Yesterday was one of those weird afternoons where you take a brief nap and, after waking, nothing seems quite right for an hour or so. The cobwebs seem too thick to push through and you’re left feeling like you’ve taken a bunch of cold medicine. As I was sitting there, trying to find solid ground again, I picked up my phone and began scrolling through Twitter, soon finding the news that Carrie Fisher had died. Suddenly I felt even more unsteady.

I don’t think Carrie Fisher was my first celebrity crush, but I do know I, like all the other boys my age at my school, was totally in love with her after seeing Star Wars. I’ve shared before how, the morning after I saw Star Wars for the first time, I went outside and sat on our front step and just stared into the distance, still trying to make sense of what I had seen. A healthy portion of that was caused by Fisher’s presence on the screen. I don’t think any of us ever lost that love for 1977 Carrie. I admired the way she lived her life after getting past her addictions in the mid–80s. She was smart, funny, outspoken, courageous, and brutally honest about her many failures and battle with mental illness. I can’t think of a better way to publicly live a flawed life.

On Christmas Day it was George Michael who died and sent a wave of shock through Gen X. I was never a huge Wham! fan, or George fan in general. But I did love a handful of his songs.[1] I listened to the first half of Faith yesterday. Those first four songs are an amazing reminder both of the times – when epic albums filled with massive hits were common – and Michael’s talent. He also lived a flawed life. Like Fisher he battled the expectations of fame, and fought to hold onto his sanity and manage his career on his terms. Word has it he was very generous and shared his wealth with many organizations that helped others, often doing it with minimal or no publicity.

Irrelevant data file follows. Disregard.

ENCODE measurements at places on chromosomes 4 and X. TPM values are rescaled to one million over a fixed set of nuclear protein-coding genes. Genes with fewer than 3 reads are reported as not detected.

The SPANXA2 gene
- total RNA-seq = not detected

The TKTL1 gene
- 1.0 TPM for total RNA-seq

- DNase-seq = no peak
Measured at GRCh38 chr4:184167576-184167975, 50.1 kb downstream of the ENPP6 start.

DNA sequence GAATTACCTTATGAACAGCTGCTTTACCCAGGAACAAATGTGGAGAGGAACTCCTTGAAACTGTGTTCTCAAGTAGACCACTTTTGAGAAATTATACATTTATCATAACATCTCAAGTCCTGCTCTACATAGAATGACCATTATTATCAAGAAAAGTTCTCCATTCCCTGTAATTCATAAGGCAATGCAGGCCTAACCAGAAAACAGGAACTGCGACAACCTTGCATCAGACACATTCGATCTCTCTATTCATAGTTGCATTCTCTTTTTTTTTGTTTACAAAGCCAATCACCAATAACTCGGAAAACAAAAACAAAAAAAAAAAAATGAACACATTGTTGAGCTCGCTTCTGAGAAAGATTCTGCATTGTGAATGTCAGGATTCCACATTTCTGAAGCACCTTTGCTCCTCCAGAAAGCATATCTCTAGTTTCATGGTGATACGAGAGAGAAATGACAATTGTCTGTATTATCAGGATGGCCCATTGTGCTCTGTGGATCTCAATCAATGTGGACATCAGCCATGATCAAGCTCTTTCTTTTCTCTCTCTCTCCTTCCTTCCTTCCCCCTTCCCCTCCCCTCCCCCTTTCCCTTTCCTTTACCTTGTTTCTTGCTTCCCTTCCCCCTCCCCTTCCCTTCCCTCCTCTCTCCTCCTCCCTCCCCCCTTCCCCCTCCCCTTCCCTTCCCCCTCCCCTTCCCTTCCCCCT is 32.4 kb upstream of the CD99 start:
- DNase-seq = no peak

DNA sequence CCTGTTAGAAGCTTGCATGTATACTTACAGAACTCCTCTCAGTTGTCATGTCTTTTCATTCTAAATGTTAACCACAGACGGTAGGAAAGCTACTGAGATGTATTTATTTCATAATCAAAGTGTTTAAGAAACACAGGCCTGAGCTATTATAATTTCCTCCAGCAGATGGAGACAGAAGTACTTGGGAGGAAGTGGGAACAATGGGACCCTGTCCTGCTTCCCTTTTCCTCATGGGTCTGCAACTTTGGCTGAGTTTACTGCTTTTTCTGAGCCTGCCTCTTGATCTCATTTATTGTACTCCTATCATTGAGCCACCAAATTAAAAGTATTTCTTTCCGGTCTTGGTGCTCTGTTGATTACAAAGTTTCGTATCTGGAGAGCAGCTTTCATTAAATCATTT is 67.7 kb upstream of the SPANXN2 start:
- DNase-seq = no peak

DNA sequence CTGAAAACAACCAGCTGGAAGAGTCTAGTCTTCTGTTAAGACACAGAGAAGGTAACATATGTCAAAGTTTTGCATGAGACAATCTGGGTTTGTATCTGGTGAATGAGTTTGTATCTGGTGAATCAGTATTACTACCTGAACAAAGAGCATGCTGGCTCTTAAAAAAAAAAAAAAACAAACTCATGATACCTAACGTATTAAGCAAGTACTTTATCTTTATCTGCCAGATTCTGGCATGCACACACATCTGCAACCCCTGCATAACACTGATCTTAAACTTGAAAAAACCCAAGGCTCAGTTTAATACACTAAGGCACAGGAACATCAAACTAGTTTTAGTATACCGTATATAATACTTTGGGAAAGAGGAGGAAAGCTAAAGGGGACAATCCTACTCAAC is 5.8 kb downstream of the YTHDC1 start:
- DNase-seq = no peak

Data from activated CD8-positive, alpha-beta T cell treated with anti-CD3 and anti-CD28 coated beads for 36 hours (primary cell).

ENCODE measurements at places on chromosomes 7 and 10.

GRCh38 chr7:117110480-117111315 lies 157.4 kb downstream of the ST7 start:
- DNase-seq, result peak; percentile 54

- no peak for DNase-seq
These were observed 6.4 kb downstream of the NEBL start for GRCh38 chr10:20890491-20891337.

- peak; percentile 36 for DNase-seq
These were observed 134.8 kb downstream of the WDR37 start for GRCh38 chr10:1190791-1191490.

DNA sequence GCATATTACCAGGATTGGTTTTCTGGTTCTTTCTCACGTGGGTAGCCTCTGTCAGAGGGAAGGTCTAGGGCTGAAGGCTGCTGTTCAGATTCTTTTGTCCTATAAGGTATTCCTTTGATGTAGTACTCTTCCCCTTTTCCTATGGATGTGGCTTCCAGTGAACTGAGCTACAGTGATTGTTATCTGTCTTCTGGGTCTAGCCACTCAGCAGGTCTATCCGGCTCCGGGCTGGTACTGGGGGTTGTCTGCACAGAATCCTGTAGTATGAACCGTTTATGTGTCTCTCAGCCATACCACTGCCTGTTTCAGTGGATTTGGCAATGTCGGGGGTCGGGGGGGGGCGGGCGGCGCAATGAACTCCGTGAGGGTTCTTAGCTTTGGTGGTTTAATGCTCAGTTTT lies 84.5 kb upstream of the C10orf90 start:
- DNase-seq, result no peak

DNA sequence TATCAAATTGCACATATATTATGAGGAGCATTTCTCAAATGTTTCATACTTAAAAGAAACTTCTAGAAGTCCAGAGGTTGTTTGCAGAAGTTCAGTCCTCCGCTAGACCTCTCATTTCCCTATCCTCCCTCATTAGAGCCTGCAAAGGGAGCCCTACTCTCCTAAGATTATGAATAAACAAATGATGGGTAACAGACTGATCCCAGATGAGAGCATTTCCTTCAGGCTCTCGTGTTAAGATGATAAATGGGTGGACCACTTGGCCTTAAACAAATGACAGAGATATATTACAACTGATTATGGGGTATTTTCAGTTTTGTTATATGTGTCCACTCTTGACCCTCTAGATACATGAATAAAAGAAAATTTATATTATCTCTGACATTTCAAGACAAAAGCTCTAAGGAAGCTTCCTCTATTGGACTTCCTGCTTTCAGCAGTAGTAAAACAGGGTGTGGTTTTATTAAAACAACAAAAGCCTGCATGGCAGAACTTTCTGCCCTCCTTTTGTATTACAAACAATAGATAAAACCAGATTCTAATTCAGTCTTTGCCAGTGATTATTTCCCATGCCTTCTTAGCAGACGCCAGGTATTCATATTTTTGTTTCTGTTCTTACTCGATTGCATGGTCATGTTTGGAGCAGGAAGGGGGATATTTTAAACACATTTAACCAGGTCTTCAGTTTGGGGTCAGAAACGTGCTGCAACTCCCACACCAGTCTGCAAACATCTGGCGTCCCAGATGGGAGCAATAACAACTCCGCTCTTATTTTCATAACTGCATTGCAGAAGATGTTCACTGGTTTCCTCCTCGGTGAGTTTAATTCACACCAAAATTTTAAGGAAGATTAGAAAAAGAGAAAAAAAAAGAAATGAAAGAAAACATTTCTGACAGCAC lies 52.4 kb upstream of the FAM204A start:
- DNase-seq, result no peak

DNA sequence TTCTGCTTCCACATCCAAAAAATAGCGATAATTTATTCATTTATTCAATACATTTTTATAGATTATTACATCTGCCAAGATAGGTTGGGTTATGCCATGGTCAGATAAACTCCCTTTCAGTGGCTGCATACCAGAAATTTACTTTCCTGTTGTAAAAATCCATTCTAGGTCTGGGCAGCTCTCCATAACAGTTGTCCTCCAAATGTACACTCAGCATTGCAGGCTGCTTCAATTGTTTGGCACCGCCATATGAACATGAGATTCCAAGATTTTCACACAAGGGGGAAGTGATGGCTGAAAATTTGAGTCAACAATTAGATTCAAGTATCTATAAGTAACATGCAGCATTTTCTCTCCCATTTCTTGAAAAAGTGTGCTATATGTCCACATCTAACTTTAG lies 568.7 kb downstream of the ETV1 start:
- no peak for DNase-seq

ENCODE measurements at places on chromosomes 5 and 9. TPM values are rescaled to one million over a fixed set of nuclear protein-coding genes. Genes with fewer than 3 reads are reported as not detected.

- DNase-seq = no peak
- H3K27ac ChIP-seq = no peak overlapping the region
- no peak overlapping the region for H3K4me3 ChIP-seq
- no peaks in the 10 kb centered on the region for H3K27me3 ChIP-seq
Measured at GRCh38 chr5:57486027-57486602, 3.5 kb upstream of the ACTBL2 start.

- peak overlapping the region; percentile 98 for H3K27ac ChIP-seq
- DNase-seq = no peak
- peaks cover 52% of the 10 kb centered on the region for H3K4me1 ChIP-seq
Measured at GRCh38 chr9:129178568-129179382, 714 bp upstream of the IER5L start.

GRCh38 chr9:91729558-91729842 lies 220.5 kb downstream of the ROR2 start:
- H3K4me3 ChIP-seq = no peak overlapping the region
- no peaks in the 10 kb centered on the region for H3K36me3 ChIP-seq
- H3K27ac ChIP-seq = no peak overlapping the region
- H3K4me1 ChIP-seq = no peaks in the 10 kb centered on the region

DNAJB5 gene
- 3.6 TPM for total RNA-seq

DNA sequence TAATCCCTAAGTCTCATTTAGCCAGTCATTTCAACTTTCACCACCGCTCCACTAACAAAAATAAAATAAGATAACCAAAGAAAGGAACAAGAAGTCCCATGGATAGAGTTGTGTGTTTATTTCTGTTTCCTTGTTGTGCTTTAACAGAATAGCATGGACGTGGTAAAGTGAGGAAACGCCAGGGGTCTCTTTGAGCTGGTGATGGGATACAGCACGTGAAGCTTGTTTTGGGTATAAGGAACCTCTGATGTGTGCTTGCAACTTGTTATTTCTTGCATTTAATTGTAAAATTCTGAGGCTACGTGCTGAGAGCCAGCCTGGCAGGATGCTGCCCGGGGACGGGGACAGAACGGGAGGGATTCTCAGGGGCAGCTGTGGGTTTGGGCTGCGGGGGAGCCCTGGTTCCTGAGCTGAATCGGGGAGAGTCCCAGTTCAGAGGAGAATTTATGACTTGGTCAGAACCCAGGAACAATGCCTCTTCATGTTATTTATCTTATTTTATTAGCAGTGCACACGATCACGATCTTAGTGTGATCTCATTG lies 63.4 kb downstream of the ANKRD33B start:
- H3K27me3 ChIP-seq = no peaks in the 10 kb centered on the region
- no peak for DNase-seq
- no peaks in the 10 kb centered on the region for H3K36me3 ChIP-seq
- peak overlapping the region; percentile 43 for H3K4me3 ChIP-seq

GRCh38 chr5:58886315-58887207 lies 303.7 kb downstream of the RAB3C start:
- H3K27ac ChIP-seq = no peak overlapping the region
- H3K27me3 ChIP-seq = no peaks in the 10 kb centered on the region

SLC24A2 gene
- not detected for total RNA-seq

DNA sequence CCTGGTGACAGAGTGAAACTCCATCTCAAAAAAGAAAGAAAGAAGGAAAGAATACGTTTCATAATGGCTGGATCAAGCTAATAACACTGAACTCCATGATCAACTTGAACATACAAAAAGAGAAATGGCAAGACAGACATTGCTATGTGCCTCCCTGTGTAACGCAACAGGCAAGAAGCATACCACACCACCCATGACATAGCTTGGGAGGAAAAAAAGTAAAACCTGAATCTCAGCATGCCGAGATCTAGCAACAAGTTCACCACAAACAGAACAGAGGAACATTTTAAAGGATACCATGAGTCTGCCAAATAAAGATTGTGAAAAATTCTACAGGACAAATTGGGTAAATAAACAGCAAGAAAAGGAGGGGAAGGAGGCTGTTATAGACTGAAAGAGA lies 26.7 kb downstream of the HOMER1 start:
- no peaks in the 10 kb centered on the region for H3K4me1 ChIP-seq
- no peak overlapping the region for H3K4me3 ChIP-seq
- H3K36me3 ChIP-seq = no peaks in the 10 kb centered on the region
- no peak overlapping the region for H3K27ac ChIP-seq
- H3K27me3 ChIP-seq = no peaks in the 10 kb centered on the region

I wrote on Facebook yesterday that, now that our generation has reached middle age, the heroes of our youth are climbing into their old age years. And they seem to be slipping away with shocking frequency. As upsetting as their deaths are, they also make sense. Muhammad Ali was 74. David Bowie was 69. Fisher 60. Prince 57. Michael 53. While the last three were still fairly young, they’re also into the years when the actuarial tables begin to catch up with them. Especially when they’ve often lived rather hard lives thanks to the trappings of fame. That doesn’t make these loses any easier.

I wrote in April that Prince’s death was the first celebrity death that ever floored me. It still shocks me when I’m walking through the grocery store and I hear “Raspberry Beret,” as I did last week, and I am reminded that he’s gone. While not to the same extent as with Prince, I did have a few moments of genuine sadness yesterday after learning of Fisher’s death. And I’m beginning to dread learning who is next.

  1. “Everything She Wants,” “Faith,” “I Want Your Sex,” “Father Figure.”  ↩